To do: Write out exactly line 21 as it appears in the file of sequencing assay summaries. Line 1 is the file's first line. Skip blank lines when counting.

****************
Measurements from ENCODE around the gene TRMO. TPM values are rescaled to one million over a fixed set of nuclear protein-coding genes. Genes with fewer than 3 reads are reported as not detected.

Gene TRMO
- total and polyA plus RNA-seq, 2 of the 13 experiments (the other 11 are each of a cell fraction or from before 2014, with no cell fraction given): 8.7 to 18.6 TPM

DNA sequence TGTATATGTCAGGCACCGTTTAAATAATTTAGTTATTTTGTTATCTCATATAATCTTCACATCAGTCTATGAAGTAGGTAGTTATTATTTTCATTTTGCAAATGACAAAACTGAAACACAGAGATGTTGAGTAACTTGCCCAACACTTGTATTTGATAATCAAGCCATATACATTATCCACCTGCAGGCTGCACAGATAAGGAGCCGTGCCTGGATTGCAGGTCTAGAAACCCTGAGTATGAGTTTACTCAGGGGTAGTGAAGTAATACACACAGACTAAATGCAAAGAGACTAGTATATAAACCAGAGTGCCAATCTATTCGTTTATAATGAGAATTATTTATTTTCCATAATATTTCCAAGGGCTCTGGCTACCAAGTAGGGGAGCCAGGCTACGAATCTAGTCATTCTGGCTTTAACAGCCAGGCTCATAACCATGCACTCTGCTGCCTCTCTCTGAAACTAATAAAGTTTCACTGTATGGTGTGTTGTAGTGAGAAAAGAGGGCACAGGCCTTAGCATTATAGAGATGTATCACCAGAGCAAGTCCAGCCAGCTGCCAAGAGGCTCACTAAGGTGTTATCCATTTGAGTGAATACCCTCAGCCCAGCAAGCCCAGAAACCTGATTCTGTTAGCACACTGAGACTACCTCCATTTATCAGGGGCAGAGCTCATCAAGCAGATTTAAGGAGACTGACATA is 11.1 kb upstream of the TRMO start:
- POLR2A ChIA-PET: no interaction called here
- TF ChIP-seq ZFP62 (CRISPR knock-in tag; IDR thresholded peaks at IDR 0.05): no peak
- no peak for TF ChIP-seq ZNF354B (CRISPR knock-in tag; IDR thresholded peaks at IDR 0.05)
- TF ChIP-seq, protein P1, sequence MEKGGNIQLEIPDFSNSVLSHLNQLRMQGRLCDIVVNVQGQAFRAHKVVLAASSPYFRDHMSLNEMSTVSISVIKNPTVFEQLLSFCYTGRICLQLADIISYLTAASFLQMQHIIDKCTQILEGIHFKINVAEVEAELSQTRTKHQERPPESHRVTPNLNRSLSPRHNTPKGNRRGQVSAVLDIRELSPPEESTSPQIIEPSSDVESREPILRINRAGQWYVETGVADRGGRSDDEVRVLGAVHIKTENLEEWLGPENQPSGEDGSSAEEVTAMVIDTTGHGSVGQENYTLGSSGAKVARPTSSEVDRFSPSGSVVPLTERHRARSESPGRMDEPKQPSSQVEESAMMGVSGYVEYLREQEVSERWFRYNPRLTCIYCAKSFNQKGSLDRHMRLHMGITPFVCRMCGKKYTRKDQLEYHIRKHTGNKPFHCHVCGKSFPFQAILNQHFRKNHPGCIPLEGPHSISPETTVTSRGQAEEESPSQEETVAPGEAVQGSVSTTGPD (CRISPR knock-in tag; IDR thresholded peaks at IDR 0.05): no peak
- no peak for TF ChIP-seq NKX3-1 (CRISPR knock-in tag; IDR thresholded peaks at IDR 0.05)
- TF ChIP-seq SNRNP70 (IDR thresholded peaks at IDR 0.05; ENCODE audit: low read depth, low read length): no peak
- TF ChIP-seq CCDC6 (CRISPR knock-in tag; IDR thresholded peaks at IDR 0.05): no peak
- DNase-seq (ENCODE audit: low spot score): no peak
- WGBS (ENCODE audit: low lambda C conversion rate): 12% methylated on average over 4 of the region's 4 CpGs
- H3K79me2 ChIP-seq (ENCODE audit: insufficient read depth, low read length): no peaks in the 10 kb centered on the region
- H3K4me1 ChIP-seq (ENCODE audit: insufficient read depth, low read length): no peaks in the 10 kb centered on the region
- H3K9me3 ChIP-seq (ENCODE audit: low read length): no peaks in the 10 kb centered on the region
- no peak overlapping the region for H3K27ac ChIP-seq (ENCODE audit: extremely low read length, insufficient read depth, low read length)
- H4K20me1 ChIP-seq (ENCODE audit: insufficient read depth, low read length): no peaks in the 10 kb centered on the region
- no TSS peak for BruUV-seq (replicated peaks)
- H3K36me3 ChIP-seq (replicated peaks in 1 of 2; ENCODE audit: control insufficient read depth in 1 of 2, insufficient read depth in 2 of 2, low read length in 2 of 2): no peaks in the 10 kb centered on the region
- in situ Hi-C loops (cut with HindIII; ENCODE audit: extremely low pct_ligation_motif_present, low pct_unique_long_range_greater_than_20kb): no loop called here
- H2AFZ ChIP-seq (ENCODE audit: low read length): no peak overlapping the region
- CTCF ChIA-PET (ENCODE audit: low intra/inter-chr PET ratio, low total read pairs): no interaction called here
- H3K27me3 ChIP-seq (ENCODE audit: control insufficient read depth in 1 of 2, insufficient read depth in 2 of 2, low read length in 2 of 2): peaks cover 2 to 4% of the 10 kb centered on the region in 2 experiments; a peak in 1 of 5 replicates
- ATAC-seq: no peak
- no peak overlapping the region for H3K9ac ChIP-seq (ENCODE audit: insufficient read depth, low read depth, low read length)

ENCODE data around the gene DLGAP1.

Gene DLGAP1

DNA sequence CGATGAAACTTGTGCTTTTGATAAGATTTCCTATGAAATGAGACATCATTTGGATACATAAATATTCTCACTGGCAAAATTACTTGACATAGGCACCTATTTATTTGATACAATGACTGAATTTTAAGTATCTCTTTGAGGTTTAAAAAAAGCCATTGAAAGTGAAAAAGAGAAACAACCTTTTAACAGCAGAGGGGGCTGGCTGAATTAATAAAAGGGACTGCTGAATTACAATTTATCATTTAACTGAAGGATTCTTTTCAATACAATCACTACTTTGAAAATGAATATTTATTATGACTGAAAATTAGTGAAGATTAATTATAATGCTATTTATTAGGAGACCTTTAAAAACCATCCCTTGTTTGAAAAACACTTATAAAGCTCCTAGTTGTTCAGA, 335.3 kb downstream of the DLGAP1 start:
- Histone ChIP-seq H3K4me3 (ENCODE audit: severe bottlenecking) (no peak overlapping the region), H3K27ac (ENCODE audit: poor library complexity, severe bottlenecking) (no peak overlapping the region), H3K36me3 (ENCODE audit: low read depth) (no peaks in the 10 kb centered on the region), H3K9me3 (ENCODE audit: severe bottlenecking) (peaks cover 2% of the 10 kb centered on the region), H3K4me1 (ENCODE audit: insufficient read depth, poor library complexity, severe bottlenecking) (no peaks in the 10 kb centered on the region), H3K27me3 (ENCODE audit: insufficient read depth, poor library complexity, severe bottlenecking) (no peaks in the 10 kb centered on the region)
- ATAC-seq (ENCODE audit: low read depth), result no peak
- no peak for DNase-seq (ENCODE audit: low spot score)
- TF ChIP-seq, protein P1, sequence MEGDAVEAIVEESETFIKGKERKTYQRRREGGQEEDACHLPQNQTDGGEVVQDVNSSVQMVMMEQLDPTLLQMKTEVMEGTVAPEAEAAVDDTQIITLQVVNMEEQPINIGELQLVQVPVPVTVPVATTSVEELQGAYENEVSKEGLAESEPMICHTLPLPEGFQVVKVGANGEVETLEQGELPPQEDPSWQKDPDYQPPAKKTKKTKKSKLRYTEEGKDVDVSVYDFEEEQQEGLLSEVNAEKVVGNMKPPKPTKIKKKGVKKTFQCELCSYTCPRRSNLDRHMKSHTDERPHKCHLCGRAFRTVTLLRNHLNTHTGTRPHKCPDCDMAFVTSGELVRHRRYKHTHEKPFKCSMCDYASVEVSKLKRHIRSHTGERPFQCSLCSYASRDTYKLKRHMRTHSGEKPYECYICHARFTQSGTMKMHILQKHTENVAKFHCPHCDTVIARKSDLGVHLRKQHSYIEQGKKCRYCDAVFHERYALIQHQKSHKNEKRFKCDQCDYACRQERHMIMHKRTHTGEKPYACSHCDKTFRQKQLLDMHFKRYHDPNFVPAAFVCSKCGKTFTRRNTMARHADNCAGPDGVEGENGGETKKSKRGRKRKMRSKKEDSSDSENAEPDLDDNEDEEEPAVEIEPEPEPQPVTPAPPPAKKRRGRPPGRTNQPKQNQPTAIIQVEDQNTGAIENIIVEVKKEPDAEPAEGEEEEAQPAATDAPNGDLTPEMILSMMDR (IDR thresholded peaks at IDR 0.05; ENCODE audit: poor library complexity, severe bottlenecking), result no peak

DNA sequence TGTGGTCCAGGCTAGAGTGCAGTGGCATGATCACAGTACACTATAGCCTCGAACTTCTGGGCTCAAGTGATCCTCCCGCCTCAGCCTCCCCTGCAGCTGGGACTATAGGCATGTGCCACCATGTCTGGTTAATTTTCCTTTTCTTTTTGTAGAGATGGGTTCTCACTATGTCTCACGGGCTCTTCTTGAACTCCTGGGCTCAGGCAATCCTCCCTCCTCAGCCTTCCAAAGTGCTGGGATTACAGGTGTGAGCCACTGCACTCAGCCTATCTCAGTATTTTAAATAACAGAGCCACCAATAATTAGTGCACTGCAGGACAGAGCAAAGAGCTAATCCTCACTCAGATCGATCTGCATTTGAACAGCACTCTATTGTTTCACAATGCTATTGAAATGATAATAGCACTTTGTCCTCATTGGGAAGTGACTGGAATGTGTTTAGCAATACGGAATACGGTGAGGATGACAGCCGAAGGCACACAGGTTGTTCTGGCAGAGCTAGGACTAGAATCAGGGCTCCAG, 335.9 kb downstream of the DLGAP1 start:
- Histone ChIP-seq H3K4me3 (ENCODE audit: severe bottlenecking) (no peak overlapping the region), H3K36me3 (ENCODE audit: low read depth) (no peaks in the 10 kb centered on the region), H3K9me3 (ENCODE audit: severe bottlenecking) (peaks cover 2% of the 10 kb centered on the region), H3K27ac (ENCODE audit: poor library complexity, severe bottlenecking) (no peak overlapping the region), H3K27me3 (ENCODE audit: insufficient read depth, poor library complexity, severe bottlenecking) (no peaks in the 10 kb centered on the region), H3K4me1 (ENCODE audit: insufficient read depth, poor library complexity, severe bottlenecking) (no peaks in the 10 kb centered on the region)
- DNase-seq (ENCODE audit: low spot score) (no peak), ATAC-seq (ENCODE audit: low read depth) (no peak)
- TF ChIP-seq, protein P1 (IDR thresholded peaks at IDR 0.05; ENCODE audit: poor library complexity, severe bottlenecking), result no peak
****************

- in situ Hi-C loops (cut with HindIII; ENCODE audit: extremely low pct_ligation_motif_present, low pct_unique_long_range_greater_than_20kb): no loop called here